SACRAMENTO – 100 leaders in the local food system recently convened this month for the region’s first State of the Regional Food System: Local Innovations Food Summit held by the Food System Collaborative (FSC). The organization’s food charter-outlining a vision for a secure, equitable, accessible, healthful, sustainable and local food system-was the focus of the address.
This was made actionable as Assemblymember Roger Dickinson presented the group with a resolution recognizing the FSC’s work in establishing their food charter, urging others to join him.
“By supporting this food charter, we’re supporting green jobs, economic growth and sustainable agriculture,” said Assemblymember Dickinson. “The state of our food system grows stronger every day through the collective efforts of dedicated community groups. The Food System Collaborative is committed to helping the food movement build meaningful collaboration and to working on policy reform together,” said Valley Vision CEO, Bill Mueller after accepting Assemblymember Dickinson’s resolution.
Remarks in support of a sustainable food system were also presented by Secretary of Agriculture Karen Ross, who said one of her number one strategic objectives is to ensure access to healthy, safe, California-grown food for every Californian.
Ross praised the state for being home to the most community supported agriculture (CSA) programs, farmers markets and certified organic farmland in the nation. She also repeated the theme of the day: a call to collective action at the regional and local level. “There is no statewide solution,” she said. “It’s about what’s locally appropriate based on local resources and leadership.”
The Food System Collaborative, which hosted the Summit, is a coalition of public, private, and nonprofit stakeholder groups in the 6-county Capital Region created to inform and influence policy initiatives relevant to the regional food system including food security and food access, land use planning, local food purchasing plans, and rural economic development. FSC is a project of Valley Vision through funding from The California Endowment.
The inaugural Food Summit was organized as a celebration of the region’s unparalleled agricultural assets, but more importantly to serve as a platform for action. In this way, the Summit invited local food system leaders to share resources and identify barriers to further growth. As part of its commitment to addressing policy, the FSC gathered attendees’ feedback and plans to hold future meetings to create actionable systems change.
“We’re thrilled by today’s turnout, and want to reiterate our promise to the organizations who showed up. We intend to expand work on our food charter, define a long-term policy agenda and begin tackling some of the barriers that prevent innovation,” said Amber Stott, executive director of California Food Literacy Center and steering committee member of the FSC.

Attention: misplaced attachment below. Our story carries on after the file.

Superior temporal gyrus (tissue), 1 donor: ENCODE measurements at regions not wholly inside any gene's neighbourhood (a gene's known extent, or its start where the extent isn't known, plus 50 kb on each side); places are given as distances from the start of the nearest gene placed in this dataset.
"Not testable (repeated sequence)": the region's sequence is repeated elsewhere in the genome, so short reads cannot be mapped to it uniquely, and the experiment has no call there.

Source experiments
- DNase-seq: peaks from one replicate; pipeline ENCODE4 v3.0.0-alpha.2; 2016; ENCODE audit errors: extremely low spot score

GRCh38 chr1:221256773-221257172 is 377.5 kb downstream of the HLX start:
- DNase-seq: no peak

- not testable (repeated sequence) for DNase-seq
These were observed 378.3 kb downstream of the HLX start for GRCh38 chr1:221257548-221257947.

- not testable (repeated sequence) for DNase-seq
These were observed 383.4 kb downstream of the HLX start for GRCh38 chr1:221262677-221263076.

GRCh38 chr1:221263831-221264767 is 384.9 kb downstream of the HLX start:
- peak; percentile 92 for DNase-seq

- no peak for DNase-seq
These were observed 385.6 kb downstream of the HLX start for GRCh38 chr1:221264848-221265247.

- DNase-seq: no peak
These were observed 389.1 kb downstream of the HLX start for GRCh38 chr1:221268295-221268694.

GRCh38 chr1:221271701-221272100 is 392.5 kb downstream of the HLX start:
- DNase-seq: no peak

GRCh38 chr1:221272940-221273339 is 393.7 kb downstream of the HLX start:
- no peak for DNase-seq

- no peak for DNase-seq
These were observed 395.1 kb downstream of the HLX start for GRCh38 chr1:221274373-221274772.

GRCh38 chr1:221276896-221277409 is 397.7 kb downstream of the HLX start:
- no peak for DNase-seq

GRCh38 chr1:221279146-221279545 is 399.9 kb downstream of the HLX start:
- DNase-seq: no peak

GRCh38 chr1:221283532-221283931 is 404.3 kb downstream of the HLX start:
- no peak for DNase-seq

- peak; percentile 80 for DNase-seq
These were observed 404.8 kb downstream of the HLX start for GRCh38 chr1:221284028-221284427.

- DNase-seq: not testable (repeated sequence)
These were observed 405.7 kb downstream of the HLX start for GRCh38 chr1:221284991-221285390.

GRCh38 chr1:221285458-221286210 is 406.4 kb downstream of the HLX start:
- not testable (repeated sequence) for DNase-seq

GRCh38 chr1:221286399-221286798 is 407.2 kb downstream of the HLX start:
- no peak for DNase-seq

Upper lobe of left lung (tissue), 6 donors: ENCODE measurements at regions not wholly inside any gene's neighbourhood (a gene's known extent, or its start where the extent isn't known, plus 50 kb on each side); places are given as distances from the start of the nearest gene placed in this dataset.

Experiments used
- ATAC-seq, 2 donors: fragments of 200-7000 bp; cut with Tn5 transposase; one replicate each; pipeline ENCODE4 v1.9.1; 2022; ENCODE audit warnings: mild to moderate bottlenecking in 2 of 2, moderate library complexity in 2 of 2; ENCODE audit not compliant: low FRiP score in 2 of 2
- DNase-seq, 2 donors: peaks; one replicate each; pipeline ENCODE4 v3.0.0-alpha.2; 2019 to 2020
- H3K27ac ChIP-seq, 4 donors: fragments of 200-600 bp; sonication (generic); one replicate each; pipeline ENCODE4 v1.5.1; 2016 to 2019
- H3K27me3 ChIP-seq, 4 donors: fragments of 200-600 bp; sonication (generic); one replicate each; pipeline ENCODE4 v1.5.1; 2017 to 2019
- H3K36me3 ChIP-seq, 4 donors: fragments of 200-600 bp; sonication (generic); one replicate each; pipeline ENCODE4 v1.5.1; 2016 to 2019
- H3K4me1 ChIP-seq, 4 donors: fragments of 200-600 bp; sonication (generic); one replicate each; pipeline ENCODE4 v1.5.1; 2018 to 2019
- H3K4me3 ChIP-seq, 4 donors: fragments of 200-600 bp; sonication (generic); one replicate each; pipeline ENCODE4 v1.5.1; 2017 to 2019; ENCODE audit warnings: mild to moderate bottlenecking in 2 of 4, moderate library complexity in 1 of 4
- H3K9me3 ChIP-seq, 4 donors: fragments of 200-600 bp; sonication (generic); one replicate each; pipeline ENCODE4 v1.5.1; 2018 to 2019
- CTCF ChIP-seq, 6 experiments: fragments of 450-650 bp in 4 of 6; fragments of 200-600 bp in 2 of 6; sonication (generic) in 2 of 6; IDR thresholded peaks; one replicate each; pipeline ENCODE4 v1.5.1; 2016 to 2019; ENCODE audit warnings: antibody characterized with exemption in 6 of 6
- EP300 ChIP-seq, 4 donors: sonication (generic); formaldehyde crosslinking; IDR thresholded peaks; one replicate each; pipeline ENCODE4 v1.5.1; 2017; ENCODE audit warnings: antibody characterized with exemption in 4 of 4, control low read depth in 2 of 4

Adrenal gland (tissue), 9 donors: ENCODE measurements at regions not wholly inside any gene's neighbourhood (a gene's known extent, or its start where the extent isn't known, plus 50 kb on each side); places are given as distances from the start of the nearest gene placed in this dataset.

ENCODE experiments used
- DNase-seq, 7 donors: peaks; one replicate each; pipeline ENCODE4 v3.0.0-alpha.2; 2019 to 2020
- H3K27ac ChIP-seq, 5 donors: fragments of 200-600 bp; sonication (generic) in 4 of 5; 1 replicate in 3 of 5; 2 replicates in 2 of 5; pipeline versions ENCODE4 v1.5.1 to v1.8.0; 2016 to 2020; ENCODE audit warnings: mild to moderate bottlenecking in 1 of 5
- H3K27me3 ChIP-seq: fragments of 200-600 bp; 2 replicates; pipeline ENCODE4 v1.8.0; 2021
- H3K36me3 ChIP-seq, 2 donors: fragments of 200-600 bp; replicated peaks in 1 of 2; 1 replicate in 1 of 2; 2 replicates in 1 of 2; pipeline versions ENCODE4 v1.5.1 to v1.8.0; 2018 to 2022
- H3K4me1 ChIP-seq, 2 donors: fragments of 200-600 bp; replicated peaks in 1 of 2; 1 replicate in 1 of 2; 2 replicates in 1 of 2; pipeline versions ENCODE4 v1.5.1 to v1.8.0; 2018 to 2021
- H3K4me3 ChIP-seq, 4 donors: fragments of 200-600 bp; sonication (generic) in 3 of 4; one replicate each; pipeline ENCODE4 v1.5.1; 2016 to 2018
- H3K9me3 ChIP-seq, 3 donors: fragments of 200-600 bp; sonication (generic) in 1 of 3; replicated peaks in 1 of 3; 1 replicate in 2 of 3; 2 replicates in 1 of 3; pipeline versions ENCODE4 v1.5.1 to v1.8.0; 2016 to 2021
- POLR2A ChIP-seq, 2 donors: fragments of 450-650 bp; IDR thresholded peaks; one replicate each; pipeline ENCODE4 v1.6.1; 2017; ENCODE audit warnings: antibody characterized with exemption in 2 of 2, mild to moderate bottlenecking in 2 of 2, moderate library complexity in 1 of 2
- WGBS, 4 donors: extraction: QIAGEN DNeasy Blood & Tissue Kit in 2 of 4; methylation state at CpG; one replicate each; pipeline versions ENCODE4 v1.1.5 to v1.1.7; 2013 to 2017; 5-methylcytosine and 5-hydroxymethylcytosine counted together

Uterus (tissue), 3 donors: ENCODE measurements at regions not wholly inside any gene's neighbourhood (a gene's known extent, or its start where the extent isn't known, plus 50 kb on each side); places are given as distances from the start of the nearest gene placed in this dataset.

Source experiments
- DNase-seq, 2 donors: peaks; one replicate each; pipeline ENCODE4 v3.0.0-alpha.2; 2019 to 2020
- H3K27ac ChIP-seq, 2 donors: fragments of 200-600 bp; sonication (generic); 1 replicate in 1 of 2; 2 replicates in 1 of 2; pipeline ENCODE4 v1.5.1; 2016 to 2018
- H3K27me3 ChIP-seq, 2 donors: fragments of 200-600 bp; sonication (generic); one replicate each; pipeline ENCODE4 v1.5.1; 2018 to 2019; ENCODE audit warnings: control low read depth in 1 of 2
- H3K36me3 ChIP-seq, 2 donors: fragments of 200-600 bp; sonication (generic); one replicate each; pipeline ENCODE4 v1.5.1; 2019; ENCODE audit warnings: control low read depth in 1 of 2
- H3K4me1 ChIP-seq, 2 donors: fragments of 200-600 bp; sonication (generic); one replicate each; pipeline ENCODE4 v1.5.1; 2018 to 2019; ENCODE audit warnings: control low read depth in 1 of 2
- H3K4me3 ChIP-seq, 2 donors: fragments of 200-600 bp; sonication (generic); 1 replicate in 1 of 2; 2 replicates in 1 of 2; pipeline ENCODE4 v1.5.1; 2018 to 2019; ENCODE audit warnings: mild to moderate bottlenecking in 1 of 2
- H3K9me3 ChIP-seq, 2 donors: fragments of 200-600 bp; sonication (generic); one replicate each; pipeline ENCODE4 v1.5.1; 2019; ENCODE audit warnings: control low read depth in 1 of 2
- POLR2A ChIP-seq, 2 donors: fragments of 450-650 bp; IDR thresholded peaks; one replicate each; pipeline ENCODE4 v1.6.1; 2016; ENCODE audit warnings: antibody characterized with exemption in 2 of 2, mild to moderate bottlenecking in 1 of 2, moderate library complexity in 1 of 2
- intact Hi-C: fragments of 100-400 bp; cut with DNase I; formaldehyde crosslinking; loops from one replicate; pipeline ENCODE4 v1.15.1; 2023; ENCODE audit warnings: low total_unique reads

In a region where only two percent of the food grown locally is consumed locally, Valley Vision CEO Bill Mueller pointed to innovations in economic development to help boost financial solvency in the region, including Next Economy, a collaborative economic development agenda aimed to grow jobs and investment across targeted business clusters.
Crop production and food manufacturing account for 30 percent of the region’s annual export activity, supporting 37,000 jobs and $3.5 billion of output. Based on data projections, employment is already anticipated to grow by 1% and output is expected to increase by 24% between 2010 and 2020. Focused efforts across the region, like those of FSC and Next Economy, will shape a future that has the potential to far exceed these projections.
In a community where over 17 percent of the residents are food insecure, Mueller celebrated The California Endowment’s work on the Building Healthy Communities project, which targets funding to South Sacramento programs in a regional effort to decrease childhood obesity and improve the overall health of this at-risk neighborhood. The Endowment funds projects including Soil Born Farm’s Harvest Sacramento program, which gleans neglected backyard fruit trees for the benefit of the whole neighborhood, specifically targeting the hungry.
Building the next generation of farmers is emerging as one of the cluster’s most important challenges. In the last 25 years, California has lost 616,000 acres of farmland. Meanwhile, there is only one farmer under the age of 35 for every eight farmers over the age of 65. Mueller commended the Center for Land-based Learning’s California Farm Academy for reversing these trends, saving farm land and the business of agriculture for future generations. Their program trains new farmers, equipping them with skills, mentoring, and improved access to farmland upon graduation.
Mueller also touted an innovation that has lasted the test of time: community supported agriculture, or CSA’s. CSA’s are an existing example of a 1990’s innovation that invites community investors to support the viability of a farm, a concept that continues to be replicated to the advantage of our local economy. Only a few CSA programs existed in the Central Valley in the early 90s compared to more than 70 today.
Capay Valley runs the successful Farm Fresh to You home delivery CSA program that has been in existence since 1992 and continues to be at the forefront of agricultural best practice. In 2010, Capay Valley bought 18,000 square feet of cold storage space in West Sacramento, where they pack and deliver fresh, organic produce to residents throughout Northern California. What started as a family business now employs more than 250 people.
Those wishing to become involved with the FSC’s work can sign up for email alerts about future meetings at: http://www.foodsystemcollaborative.org/. For more information about the FSC, visit http://www.valleyvision.org/work/priorities/food.html.